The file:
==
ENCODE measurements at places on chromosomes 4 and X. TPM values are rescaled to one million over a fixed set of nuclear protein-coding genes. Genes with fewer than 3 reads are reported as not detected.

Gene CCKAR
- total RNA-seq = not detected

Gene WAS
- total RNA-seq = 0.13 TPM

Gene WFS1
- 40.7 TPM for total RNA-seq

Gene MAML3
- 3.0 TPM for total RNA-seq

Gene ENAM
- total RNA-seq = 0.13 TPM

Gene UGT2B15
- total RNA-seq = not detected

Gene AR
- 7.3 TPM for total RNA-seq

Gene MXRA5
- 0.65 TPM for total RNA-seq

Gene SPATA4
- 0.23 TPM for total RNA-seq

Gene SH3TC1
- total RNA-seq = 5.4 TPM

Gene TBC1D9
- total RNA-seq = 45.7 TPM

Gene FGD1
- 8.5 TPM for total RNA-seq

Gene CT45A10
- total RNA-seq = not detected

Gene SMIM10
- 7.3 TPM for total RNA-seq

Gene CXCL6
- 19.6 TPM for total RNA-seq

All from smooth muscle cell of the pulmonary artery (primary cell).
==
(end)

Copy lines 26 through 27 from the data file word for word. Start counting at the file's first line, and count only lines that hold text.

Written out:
Gene CT45A10
- total RNA-seq = not detected